She chose not to stretch, or pull herself out of this slumberous lull. The mattress felt like a cloud, and the room was the perfect temperature, because even with the bedding around her waist she was warm.

Raul’s back did not make pleasant viewing.

Oh, it was muscled, and his shoulders were wide, and his black hair narrowed neatly into the nape of his neck. All was perfect except for the scars.

And there were a lot of them.

There was the ugly, thick vertical one that was untidy and jagged and ran from mid-shoulder to waist.

But there were others that ran across his back.

Thin white lines...row upon row.

She had asked him about his back last night.

Lydia lay there trying to recall his answer.

There hadn’t been one.

And she did not ask with words this time—instead with touch, for while she had been looking at his back her fingers had inadvertently gone there.


Raul felt the question in her touch and loathed the fact that he had fallen to sleep on his side, and he rolled onto his back.

‘I’m sorry I asked,’ Lydia said.

‘Then why did you?’

‘Because when I’m with you I seem to forget to be polite.’

A phone rang, and this time it wasn’t Lydia’s. The battery had finally given out.

Raul reached over and swore, even before he had answered the call and then he spoke for a few minutes and lay back down—but this time he faced her.

‘We overslept.’

‘What time is it?’


Lydia’s eyes widened in surprise. ‘Did you miss your plane?’

‘No, it is missing me. That’s why Allegra rang. She’s going to reschedule.’

He stared at her and Lydia found out then why she had thrown herself at him last night.

It was the correct response to those black eyes, Lydia realised, because her desire was still the same.

‘Sorry I didn’t tell you I was a virgin.’

‘It’s a miracle you still are.’

She didn’t want to be, though.

How heavenly to be made love to by him, Lydia thought, though she said not a word.

He reached out a hand and moved her hair back from her face, and still nothing was said. Lydia liked sharing this silent space with him.

No demands—just silence.

He thought again of all she’d told him—how she had sat at breakfast yesterday and given him that dark piece of her past.

And they were back in that place, together again, only this time it was Raul who spoke.

‘I got into a fight at my mother’s funeral. At the cemetery.’

‘Oh, dear.’

She smiled—not a happy one, just a little smile at their differences.

And he gave a thin smile too.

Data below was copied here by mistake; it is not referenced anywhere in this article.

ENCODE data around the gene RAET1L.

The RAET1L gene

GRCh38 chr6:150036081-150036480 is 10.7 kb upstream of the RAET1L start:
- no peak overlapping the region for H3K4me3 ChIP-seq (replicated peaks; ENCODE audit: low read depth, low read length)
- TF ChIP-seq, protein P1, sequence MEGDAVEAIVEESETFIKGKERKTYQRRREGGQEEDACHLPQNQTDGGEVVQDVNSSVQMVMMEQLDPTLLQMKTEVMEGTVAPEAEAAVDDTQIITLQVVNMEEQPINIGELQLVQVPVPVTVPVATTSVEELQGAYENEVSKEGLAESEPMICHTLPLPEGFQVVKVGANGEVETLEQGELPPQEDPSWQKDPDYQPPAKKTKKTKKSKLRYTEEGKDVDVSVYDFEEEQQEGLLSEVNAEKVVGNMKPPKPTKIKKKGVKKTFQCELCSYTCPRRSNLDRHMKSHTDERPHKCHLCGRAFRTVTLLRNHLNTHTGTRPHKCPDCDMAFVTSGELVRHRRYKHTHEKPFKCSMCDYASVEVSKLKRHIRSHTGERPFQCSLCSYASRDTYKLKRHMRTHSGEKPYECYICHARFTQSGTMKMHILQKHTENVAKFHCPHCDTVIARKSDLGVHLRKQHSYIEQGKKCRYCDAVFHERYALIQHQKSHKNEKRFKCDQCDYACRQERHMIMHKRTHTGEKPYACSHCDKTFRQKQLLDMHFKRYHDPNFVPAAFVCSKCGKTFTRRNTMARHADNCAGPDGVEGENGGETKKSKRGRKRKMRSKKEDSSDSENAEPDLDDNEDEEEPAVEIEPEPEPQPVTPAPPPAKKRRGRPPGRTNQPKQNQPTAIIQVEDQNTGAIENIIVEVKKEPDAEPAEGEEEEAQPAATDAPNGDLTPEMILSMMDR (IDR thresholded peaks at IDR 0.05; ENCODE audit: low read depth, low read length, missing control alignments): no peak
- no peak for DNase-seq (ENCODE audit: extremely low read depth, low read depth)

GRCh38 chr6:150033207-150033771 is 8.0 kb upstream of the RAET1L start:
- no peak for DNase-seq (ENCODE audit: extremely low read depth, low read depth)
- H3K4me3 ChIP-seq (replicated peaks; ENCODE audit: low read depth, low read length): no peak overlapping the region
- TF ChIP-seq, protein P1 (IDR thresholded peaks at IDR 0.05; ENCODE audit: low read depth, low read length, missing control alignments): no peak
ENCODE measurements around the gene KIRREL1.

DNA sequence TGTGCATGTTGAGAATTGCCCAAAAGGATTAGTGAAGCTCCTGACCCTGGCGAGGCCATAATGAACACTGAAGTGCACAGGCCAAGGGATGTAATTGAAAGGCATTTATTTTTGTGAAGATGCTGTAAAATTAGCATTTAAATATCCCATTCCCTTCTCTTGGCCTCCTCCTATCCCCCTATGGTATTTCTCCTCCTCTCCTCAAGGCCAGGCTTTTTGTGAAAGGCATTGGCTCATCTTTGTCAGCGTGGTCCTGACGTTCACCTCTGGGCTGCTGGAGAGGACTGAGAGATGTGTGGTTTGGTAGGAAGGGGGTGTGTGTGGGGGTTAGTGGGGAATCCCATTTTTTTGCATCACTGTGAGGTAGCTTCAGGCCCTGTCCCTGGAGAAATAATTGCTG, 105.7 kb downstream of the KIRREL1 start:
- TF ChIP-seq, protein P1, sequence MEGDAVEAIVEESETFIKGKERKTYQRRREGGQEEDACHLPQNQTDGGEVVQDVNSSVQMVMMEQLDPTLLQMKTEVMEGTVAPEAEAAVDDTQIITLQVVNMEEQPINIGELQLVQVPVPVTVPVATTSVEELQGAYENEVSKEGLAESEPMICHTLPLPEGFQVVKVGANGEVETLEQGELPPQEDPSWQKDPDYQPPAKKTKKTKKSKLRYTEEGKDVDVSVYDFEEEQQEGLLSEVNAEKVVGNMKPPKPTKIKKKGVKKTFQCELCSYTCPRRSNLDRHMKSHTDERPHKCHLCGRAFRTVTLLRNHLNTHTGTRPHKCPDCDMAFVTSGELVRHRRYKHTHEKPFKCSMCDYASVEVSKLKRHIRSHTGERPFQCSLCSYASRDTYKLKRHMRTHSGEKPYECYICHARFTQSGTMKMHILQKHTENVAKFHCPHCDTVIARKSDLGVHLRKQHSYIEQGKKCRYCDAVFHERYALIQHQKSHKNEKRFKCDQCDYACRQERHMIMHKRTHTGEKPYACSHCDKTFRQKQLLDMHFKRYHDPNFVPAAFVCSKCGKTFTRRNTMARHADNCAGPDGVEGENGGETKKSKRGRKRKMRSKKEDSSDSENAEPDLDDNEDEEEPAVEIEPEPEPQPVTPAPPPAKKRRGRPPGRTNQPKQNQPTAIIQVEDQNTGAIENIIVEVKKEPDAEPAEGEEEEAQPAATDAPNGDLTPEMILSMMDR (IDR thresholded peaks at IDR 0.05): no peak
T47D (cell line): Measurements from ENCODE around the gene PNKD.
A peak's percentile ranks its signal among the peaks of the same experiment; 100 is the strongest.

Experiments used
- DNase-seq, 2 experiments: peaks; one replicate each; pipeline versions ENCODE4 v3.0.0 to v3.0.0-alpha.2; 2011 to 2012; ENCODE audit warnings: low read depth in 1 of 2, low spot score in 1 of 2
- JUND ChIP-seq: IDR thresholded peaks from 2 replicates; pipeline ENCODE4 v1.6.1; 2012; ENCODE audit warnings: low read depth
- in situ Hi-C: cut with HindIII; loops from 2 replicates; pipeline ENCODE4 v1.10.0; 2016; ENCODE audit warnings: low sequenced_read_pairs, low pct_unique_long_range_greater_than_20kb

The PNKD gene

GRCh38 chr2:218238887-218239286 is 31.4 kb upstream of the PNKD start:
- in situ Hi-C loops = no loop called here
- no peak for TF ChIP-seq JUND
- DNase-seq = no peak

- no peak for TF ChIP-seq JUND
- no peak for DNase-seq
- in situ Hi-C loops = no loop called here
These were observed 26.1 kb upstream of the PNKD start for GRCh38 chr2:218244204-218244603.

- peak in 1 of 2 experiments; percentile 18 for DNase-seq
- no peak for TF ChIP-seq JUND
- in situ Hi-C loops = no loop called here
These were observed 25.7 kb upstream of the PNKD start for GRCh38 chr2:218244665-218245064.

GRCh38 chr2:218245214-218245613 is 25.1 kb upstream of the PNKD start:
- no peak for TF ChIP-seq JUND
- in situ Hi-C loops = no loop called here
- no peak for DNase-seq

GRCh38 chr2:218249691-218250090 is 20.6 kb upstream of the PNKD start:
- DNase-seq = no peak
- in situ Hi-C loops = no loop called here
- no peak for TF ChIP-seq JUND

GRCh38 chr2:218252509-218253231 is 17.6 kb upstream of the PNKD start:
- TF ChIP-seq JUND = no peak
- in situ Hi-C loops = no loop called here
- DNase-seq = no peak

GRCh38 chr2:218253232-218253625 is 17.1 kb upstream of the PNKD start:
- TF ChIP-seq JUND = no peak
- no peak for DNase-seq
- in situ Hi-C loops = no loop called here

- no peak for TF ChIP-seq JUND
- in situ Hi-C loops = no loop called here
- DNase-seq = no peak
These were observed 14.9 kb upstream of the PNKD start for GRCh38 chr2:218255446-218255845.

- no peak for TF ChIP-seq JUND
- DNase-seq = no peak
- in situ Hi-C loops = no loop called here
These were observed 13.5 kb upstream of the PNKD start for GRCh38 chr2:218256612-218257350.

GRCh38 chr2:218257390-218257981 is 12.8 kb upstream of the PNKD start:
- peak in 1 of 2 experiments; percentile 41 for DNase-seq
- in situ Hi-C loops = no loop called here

‘With whom?’ Lydia asked.

‘Her lover.’

And it was at that moment, when he didn’t name Bastiano, that Raul, for the first time, properly lied.

Oh, last night it had technically been a lie by omission. She had been angry and confused and there had been good reason for him not to disclose. But now they were in bed together, facing each other and talking as if they were lovers, and Raul knew at his base that he should at that moment have told her.

Yet he did not want her to turn away.

Which she would.

Of course she would.

‘When did you find out that your mother was having an affair?’ Lydia asked.

‘Right after she died,’ Raul said. ‘I didn’t believe it at first. My mother was very religious—when she was a girl, growing up she had hoped to be a nun...’

‘Why didn’t she?’

‘She got pregnant at sixteen.’

‘With you? By your father?’

‘Of course.’ Raul gave a nod. ‘It wasn’t a happy marriage, I knew that, but I was still surprised...’ He didn’t finish.

‘To find that she cheated?’ Lydia asked, and watched his eyes narrow at her choice of words.

‘I think my mother was the one who was cheated.’ He thought of Bastiano’s slick charm and the inheritance that he had ensured was signed over to his name.

‘Or,’ Lydia pondered out loud, ‘maybe she fell in love.’

‘Please!’ Raul’s voice was derisive, but more at Lydia’s suggestion than at her. And then he told her something. ‘She was used. I hate that man.’

‘Do you ever see him?’ Lydia asked. ‘Her lover?’

‘On occasion,’ Raul admitted. ‘I have made it my mission to take from him, to get there first, to beat him at everything...’ It was the reason he was here at the Hotel Grande Lucia. Usually he would be ringing Allegra, drafting an offer to put to Alim.

Yet he had slept until midday.

And that need to conquer had been the real reason for pulling back last night.

Lydia deserved far better than that.

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